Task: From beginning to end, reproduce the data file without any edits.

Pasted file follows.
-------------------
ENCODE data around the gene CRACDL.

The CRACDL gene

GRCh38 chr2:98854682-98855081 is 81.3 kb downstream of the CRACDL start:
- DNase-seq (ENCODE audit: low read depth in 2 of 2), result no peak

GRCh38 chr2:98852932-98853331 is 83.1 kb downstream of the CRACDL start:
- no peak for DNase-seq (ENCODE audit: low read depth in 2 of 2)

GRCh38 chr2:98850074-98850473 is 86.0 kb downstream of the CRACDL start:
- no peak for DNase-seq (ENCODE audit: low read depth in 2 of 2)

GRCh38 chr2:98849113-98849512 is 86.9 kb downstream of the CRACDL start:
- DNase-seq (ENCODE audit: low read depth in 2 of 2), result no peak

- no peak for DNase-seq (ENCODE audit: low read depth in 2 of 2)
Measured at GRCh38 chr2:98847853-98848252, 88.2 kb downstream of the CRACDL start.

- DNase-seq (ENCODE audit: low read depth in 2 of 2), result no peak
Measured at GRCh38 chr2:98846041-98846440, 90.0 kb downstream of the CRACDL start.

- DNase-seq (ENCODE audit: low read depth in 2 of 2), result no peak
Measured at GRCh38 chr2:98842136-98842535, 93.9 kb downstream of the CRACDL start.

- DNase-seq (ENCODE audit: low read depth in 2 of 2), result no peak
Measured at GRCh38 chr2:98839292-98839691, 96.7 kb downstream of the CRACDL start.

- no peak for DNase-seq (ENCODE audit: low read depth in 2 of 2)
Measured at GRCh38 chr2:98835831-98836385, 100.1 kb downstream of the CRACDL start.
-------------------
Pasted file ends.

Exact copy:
ENCODE data around the gene CRACDL.

The CRACDL gene

GRCh38 chr2:98854682-98855081 is 81.3 kb downstream of the CRACDL start:
- DNase-seq (ENCODE audit: low read depth in 2 of 2), result no peak

GRCh38 chr2:98852932-98853331 is 83.1 kb downstream of the CRACDL start:
- no peak for DNase-seq (ENCODE audit: low read depth in 2 of 2)

GRCh38 chr2:98850074-98850473 is 86.0 kb downstream of the CRACDL start:
- no peak for DNase-seq (ENCODE audit: low read depth in 2 of 2)

GRCh38 chr2:98849113-98849512 is 86.9 kb downstream of the CRACDL start:
- DNase-seq (ENCODE audit: low read depth in 2 of 2), result no peak

- no peak for DNase-seq (ENCODE audit: low read depth in 2 of 2)
Measured at GRCh38 chr2:98847853-98848252, 88.2 kb downstream of the CRACDL start.

- DNase-seq (ENCODE audit: low read depth in 2 of 2), result no peak
Measured at GRCh38 chr2:98846041-98846440, 90.0 kb downstream of the CRACDL start.

- DNase-seq (ENCODE audit: low read depth in 2 of 2), result no peak
Measured at GRCh38 chr2:98842136-98842535, 93.9 kb downstream of the CRACDL start.

- DNase-seq (ENCODE audit: low read depth in 2 of 2), result no peak
Measured at GRCh38 chr2:98839292-98839691, 96.7 kb downstream of the CRACDL start.

- no peak for DNase-seq (ENCODE audit: low read depth in 2 of 2)
Measured at GRCh38 chr2:98835831-98836385, 100.1 kb downstream of the CRACDL start.